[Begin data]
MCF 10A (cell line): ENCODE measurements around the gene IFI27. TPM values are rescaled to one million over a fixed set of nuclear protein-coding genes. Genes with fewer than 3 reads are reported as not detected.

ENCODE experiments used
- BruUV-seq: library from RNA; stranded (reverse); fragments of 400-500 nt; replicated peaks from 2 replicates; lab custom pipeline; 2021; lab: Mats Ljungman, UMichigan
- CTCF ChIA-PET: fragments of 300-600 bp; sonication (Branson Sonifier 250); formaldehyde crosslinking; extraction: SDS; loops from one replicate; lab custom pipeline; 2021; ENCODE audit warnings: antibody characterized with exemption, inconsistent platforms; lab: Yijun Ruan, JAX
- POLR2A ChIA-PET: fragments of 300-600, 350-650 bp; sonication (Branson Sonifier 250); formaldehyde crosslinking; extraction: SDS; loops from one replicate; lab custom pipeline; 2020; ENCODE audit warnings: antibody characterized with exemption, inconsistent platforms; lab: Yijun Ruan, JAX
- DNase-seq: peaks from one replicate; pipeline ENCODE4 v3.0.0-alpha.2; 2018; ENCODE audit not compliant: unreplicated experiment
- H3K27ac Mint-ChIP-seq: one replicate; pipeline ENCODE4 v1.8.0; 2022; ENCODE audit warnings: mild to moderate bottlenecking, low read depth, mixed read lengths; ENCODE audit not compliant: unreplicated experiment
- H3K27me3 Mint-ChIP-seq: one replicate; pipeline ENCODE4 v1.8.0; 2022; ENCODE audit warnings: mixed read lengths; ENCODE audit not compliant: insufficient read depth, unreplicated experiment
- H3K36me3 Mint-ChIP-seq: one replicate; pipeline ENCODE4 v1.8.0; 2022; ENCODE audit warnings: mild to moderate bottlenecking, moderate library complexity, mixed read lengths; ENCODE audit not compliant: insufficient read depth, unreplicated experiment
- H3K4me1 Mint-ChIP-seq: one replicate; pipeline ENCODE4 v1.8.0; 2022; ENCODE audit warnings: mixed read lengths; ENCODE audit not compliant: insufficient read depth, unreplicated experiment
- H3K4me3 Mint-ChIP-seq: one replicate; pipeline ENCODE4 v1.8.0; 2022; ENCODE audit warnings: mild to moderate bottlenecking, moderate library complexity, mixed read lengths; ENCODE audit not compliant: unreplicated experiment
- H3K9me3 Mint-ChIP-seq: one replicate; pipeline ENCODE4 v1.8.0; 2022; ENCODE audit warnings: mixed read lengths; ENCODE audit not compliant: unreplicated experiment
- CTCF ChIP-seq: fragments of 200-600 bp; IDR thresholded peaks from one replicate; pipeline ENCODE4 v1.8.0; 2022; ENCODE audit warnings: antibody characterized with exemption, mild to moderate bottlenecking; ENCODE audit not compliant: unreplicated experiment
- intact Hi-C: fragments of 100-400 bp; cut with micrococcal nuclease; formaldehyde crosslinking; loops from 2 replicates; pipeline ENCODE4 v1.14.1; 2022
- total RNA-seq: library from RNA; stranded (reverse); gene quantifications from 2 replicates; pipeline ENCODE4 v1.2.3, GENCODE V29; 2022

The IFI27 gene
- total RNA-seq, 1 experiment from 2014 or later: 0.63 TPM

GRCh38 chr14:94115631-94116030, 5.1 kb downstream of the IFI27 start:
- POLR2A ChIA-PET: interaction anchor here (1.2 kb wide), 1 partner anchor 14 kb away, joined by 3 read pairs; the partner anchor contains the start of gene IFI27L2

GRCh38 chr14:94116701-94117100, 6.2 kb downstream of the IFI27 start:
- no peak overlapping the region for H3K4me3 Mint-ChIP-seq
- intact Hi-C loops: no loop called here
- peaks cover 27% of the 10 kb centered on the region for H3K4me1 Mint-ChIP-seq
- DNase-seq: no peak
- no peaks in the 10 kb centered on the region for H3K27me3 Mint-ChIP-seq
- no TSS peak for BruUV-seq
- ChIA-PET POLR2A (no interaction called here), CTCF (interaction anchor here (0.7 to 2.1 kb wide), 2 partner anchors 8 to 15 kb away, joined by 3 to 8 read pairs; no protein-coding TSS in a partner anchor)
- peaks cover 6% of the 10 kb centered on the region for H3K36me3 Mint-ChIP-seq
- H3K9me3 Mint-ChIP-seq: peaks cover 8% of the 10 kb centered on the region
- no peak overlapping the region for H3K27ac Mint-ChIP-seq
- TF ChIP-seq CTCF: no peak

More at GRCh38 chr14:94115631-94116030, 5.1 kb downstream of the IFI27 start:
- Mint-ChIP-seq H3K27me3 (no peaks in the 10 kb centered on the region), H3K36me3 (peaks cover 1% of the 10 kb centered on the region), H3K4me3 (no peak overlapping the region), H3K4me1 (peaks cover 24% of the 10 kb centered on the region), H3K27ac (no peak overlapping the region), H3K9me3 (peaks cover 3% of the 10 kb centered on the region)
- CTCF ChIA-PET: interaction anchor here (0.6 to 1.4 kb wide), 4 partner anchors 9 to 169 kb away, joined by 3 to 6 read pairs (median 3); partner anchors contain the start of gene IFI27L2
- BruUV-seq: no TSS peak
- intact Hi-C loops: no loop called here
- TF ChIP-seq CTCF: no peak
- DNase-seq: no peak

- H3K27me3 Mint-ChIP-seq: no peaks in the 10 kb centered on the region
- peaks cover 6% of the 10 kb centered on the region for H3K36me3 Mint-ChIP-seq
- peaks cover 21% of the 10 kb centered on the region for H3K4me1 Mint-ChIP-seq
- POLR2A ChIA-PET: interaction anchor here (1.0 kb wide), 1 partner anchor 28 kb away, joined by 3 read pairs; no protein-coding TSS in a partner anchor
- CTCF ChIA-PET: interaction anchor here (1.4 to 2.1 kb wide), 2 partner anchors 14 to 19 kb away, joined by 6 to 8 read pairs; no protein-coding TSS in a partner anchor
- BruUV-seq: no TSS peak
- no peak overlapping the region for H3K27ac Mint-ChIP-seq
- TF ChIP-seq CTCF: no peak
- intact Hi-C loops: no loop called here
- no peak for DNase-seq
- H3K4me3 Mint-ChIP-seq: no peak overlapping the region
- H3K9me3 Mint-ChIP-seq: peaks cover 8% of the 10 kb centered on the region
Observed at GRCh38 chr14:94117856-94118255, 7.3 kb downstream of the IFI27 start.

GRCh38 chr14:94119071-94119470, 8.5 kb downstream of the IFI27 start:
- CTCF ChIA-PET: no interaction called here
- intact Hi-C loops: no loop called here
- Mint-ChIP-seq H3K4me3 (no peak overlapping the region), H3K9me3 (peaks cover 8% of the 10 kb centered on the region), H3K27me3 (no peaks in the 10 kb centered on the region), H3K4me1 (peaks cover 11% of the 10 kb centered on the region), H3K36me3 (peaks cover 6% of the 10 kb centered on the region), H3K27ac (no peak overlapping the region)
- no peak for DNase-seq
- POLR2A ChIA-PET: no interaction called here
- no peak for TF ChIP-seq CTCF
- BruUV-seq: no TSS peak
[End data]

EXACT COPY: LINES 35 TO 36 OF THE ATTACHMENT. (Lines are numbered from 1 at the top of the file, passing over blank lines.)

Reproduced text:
- BruUV-seq: no TSS peak
- intact Hi-C loops: no loop called here